Monday 17 November 2014

Side Effects of Cancer Treatment Affects Pelvic and Sexual Health

Treatments for Gynecologic Cancers Can Affect Sexual Function and Responses to Intimacy

Side effects of gynecologic cancer and its treatment can affect sexual identity and sexual health
While many of the side effects of cancer and its treatment cannot be seen, they can still have a detrimental effect on cancer patients' sense of well-being and quality of life. One of these is the side effects that cancer treatments such as radiation and chemotherapy have on pelvic and sexual health.

According to the University Health Network, the changes experienced from treatments for gynecologic cancers can affect patients' sexuality in different ways, both directly and indirectly. It often involves a lot of creativity, communication and patience to copy with them while dealing with cancer and still maintain a sexual identity and sexual health.

Vaginal Stenosis, Pelvic Floor Muscle Weakness and Urinary Incontinence Can Result from Gynecologic Cancer and Its Treatment

Some of the ways that cancer and its treatments can impact healthy pelvic and sexual function are:
  • Radiation to the pelvis can cause vaginal dryness and stenosis (narrowing and shortening of the vagina) that can lead to pain with penetration or intercourse ("dyspareunia") or even pelvic exams that are so important for cancer reoccurence monitoring
  • Pelvic radiation and chemotherapy can lead to pelvic floor muscle wasting and weakness which can lead to urinary/fecal incontinence and even pelvic organ prolapse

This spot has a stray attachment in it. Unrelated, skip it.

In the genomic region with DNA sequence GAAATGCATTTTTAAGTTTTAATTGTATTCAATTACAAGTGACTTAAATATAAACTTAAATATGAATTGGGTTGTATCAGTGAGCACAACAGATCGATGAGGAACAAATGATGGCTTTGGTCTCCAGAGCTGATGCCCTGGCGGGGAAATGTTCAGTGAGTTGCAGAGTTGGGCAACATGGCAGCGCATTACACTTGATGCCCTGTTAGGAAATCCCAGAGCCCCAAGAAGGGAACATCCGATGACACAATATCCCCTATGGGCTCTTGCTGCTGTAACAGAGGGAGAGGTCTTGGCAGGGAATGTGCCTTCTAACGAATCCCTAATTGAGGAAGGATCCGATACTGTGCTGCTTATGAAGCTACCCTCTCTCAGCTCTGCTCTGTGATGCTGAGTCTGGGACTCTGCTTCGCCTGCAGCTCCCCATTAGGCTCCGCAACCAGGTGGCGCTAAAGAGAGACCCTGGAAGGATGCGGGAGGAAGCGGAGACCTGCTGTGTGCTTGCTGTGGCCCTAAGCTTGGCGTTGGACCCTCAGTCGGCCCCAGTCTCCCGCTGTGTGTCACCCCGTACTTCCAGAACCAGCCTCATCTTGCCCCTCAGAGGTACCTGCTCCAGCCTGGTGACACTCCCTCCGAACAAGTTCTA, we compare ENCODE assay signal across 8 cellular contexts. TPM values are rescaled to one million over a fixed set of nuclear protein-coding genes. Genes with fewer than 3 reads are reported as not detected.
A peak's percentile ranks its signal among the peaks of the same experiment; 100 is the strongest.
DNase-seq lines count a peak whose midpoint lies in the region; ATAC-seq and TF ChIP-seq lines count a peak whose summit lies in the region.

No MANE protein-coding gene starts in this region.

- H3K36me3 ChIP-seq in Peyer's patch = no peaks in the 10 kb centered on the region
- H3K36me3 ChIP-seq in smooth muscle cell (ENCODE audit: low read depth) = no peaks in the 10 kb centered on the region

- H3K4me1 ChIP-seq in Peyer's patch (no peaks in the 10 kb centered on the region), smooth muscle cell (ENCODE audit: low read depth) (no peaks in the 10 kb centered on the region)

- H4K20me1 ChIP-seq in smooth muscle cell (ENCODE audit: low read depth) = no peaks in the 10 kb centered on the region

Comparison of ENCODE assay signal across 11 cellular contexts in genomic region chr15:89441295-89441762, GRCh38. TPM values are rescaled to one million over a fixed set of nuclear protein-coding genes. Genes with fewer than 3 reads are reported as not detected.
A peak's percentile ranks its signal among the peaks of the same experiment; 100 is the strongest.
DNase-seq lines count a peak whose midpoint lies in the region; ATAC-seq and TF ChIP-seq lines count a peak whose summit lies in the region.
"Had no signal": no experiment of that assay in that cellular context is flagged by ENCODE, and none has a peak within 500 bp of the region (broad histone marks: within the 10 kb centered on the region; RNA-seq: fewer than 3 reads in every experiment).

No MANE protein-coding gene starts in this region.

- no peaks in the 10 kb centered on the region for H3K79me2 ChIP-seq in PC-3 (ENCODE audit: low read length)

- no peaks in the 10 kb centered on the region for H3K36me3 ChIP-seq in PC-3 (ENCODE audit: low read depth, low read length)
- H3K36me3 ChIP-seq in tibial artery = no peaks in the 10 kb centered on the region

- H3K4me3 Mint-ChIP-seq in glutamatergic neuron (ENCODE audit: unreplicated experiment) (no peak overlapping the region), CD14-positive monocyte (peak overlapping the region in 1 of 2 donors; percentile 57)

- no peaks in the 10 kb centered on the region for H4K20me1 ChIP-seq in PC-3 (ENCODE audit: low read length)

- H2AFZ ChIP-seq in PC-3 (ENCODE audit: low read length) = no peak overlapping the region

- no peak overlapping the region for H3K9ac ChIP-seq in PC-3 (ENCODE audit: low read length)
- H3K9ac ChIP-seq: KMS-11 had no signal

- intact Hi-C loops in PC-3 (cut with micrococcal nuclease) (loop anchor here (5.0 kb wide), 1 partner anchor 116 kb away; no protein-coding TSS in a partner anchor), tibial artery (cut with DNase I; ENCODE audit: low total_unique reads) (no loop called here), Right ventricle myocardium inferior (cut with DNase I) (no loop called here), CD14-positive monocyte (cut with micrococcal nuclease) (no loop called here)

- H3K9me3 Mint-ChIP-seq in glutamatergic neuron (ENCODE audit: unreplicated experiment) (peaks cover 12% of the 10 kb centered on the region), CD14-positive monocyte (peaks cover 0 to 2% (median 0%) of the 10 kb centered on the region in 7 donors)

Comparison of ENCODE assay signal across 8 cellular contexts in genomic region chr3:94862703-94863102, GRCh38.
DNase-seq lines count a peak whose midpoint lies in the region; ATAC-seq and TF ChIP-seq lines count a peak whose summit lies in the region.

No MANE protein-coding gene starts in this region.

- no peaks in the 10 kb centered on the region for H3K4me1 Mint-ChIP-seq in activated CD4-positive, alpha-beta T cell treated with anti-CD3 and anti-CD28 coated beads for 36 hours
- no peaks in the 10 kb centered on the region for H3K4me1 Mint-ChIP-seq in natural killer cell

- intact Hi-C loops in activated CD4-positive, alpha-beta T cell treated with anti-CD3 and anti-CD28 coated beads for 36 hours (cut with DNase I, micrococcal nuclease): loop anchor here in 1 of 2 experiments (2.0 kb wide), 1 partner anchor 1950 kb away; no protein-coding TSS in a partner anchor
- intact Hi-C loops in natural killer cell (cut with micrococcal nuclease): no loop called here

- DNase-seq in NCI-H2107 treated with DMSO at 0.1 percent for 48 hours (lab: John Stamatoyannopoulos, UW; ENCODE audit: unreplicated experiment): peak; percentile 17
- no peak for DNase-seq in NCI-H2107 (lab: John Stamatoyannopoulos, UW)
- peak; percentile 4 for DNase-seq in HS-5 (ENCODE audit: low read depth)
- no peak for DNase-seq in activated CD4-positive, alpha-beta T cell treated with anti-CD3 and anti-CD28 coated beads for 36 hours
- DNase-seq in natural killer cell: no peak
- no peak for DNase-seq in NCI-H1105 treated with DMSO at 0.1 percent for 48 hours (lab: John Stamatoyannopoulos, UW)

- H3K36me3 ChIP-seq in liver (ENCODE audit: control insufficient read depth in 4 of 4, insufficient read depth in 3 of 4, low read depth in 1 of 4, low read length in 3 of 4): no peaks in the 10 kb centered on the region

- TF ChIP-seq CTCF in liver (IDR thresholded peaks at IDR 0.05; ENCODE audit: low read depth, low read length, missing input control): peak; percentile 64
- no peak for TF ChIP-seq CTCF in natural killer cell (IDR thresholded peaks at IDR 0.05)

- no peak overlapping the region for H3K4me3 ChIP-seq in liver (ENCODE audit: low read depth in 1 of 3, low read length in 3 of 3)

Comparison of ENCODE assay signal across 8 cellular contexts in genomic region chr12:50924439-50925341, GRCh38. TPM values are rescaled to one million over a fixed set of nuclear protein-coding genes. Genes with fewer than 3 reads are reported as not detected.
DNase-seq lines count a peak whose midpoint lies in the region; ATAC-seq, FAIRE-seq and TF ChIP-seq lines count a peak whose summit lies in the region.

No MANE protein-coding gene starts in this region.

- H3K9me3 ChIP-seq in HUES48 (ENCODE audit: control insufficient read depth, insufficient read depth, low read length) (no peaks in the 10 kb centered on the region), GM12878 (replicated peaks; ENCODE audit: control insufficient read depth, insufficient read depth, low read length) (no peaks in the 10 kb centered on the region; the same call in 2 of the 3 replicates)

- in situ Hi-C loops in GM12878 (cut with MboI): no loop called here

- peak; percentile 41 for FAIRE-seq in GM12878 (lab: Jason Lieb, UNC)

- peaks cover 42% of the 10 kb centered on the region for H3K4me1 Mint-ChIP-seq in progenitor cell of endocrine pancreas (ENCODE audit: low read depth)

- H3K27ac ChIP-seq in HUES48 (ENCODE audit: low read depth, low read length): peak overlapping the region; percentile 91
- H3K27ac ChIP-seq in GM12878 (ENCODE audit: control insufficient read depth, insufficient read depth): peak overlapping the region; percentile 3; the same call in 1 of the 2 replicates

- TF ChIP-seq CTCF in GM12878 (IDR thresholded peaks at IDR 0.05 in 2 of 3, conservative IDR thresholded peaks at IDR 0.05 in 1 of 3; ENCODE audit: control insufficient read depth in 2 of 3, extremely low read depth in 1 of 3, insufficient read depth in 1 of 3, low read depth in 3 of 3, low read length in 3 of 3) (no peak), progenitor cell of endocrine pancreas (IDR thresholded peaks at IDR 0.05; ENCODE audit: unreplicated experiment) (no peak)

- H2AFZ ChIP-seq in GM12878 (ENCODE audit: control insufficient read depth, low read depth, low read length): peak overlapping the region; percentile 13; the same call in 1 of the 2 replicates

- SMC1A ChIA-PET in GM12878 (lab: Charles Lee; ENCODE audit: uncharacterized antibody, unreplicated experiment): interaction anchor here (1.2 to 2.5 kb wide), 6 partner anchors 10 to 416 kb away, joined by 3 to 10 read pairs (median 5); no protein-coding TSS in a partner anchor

Pelvic Floor Rehabilitation Can Help Restore Sexual Function and Pelvic Health After Cancer

At Cancer Rehab Canada, a trained pelvic health physiotherapist can be an invaluable resource to help cancer patients overcome the side effects that cancer treatment may have on their sexual and pelvic health. According to Liane McCabe, Physiotherapist at the LifeMark Bathurst Clinic, pelvic floor rehabilitation includes:

  • Teaching patients how to locate and strengthen pelvic floor muscles to improve bowel/bladder control or pelvic organ prolapse
  • Teaching patients how to relax and stretch tight pelvic floor muscles to make sexual intercourse and pelvic examinations less painful
  • Educating patients on techniques to improve the health of their vaginal tissues
For more resources on cancer and sexual and pelvic health please visit:
Canadian Cancer Society – Sexuality and Cancer
University Health Network Gynecologic Cancers
Ovarian Cancer Canada
Foundation for Women’s Cancer

Please contact one of our 62 Cancer Rehab locations across Canada. Links will direct to a Cancer Rehab provider in your area.

British Columbia
Saskatchewan & Manitoba
Nova Scotia

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